Fluid conditioning system 10 includes units similar to the system described in U.S. Pat. No. 4,198,830 of Campbell. A fluid 12, such as air, is introduced into a reheater heat exchanger 14 at relatively high pressure, warm temperature and with entrained water vapor. A typical example of fluid 12 at this point is air at an absolute pressure of about 4 atmospheres, about 42 degrees Celsius, with a water content of about 13.5 g/kg vapor and 5.5 g/kg liquid. The fluid reaching the outlet of the reheater is at a lower temperature, with some of the water condensed to liquid. A typical example of fluid 12 at this point is air at an absolute pressure of about 4 atmospheres, about 36 degrees Celsius, with a water content of about 10 g/kg vapor and 9 g/kg liquid.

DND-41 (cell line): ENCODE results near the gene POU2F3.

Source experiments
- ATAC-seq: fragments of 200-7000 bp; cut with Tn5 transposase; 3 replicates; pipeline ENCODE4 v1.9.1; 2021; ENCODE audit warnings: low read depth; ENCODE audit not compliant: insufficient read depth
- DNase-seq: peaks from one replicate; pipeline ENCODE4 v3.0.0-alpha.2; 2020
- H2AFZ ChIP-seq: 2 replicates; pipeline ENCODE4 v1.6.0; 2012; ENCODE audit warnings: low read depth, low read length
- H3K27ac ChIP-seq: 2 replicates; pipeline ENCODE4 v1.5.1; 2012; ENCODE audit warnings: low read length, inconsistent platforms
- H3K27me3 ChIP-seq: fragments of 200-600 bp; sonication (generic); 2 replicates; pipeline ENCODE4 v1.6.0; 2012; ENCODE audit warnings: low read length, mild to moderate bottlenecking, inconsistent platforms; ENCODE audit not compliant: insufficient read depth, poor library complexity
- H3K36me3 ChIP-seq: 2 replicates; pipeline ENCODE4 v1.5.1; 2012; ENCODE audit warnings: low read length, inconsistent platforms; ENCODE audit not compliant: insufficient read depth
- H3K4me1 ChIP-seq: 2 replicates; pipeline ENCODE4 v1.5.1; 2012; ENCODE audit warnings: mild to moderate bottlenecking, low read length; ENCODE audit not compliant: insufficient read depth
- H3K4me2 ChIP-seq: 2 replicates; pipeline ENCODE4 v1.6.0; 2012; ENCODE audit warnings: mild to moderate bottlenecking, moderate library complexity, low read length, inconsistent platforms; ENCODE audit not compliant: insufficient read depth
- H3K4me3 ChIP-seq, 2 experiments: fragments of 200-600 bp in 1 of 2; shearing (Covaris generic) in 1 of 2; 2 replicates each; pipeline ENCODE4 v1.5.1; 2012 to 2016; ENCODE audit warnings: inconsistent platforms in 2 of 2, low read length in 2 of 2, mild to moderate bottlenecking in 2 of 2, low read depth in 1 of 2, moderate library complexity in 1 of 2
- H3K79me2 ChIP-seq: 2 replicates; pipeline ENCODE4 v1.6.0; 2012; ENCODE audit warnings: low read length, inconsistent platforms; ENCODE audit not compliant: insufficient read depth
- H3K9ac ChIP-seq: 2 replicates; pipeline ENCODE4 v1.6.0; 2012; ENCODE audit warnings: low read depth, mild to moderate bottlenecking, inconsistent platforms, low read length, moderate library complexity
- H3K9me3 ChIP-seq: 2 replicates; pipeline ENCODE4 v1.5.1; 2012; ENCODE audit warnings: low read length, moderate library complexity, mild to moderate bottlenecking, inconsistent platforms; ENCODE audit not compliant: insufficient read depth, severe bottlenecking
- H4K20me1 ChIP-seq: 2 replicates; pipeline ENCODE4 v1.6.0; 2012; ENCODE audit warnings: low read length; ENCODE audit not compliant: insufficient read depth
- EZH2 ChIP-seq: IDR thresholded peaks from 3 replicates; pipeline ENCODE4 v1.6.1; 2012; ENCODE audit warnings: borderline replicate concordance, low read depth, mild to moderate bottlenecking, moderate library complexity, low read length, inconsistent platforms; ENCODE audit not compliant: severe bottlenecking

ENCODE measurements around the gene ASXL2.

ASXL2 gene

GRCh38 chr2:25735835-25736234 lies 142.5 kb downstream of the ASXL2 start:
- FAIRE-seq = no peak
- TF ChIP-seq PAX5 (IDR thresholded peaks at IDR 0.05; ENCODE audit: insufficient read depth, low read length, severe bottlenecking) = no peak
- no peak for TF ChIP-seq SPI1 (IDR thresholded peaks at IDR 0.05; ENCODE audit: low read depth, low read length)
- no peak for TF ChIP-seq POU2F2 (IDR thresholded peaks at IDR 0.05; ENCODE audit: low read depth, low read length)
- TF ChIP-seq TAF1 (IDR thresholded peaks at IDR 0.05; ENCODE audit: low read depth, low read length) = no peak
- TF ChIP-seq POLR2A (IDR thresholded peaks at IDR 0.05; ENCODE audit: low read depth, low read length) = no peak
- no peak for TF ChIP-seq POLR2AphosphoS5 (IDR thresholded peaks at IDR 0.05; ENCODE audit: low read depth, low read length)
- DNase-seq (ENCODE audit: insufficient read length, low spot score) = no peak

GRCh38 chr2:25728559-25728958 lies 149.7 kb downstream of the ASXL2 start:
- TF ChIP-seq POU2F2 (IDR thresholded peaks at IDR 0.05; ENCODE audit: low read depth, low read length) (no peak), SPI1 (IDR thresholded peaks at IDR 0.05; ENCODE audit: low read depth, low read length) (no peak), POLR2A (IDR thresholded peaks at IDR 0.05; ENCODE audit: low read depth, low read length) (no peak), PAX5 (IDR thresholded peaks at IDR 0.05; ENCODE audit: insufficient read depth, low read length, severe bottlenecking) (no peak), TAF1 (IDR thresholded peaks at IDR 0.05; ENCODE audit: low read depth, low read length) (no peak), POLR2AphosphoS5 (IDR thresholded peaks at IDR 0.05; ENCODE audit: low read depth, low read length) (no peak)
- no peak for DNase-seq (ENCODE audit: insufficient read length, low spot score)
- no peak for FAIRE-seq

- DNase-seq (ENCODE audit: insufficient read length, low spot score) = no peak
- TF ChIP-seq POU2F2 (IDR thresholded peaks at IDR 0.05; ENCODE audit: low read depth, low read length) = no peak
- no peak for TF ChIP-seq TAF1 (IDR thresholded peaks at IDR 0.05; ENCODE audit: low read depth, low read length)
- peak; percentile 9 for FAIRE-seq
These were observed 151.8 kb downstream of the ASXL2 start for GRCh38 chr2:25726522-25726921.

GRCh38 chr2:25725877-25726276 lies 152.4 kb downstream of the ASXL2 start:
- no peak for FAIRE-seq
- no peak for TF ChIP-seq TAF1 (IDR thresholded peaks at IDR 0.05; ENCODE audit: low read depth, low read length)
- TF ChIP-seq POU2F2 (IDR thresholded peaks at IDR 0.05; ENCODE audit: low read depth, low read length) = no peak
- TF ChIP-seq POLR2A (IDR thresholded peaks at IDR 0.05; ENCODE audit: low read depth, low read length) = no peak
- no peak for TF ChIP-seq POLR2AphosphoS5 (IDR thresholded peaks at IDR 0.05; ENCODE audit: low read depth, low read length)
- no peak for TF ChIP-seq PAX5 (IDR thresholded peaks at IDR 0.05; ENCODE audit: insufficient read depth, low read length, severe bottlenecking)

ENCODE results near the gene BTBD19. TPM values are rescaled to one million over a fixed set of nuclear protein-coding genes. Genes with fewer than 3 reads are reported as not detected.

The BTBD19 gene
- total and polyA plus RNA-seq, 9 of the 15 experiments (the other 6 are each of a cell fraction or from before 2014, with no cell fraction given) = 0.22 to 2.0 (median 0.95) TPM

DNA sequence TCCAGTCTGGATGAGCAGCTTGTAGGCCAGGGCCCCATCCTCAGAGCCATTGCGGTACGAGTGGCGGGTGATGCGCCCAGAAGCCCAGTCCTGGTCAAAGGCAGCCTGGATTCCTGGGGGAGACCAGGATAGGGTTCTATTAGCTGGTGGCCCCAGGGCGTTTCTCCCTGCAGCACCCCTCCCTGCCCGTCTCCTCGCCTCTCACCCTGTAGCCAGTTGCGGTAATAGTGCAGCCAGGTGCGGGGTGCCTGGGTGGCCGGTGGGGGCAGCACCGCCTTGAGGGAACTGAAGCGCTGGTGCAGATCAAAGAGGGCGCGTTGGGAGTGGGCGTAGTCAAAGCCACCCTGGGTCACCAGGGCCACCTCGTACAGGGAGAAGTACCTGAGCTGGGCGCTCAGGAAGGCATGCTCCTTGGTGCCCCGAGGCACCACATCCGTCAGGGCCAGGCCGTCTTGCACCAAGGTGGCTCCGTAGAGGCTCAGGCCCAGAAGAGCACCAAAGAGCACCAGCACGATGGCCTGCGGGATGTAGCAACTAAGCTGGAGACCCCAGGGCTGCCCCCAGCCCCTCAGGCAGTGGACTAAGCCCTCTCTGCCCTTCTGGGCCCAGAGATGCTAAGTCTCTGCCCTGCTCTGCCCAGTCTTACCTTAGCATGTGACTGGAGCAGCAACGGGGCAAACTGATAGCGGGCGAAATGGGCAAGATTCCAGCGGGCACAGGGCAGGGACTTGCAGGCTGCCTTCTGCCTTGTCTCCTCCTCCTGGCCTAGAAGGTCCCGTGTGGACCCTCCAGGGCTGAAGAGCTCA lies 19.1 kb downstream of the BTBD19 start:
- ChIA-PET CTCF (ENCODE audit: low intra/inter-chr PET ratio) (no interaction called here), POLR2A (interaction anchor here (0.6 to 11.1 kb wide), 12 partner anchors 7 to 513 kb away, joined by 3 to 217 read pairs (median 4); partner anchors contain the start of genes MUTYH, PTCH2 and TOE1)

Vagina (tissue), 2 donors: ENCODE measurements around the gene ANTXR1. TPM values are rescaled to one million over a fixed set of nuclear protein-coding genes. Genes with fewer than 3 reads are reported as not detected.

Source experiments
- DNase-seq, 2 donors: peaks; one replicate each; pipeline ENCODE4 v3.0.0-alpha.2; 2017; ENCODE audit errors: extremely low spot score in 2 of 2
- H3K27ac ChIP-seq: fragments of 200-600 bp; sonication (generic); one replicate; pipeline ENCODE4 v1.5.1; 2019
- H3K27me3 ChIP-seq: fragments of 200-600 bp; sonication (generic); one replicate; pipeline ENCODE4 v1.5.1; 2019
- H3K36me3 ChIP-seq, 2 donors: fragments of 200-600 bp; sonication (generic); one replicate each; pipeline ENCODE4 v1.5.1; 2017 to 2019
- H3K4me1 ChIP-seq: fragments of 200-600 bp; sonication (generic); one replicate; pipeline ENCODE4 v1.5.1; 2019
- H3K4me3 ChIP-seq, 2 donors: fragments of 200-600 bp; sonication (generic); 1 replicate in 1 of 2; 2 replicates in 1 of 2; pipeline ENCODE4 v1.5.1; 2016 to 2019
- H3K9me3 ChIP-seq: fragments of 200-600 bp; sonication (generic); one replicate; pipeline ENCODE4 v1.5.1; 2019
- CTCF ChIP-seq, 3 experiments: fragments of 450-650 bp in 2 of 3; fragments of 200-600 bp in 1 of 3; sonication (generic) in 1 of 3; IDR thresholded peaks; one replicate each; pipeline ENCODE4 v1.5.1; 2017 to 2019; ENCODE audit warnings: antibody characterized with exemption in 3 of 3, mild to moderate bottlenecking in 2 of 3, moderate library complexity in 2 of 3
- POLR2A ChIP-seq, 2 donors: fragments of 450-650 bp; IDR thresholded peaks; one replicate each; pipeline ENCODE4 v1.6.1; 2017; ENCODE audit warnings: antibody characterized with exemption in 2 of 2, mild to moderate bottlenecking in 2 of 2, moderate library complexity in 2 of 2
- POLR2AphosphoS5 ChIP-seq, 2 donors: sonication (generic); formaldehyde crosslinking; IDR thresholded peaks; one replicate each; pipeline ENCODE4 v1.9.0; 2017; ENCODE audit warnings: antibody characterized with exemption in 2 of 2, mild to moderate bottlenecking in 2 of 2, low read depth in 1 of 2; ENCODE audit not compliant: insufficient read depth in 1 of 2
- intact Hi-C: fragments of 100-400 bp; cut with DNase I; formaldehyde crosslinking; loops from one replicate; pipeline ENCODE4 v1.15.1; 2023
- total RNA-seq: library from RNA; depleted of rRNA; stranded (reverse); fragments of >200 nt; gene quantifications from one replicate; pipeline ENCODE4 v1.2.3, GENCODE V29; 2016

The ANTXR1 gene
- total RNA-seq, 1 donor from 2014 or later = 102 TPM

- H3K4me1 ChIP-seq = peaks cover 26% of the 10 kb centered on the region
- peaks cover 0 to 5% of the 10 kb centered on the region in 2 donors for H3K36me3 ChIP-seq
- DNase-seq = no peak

Fluid 12 then flows through a first set of finned passageways of a condenser heat exchanger 16. The first finned passageways are not shown in the simplified block diagram of FIG. 1, but are described in detail hereinbelow. As distinct from the prior art, and in accordance with a preferred embodiment of the present invention, condenser heat exchanger 16 is a parallel flow type of heat exchanger, the construction of which is described further hereinbelow.

A relatively large amount of water is condensed from fluid 12 in the condenser heat exchanger 16 and drained and discharged by a water separator 18. Typically in the above example, after exiting the condenser heat exchanger 16, fluid 12 is still at the same pressure, has cooled to about 25 degrees Celsius and now has a water content of about 5 g/kg vapor and 15 g/kg liquid.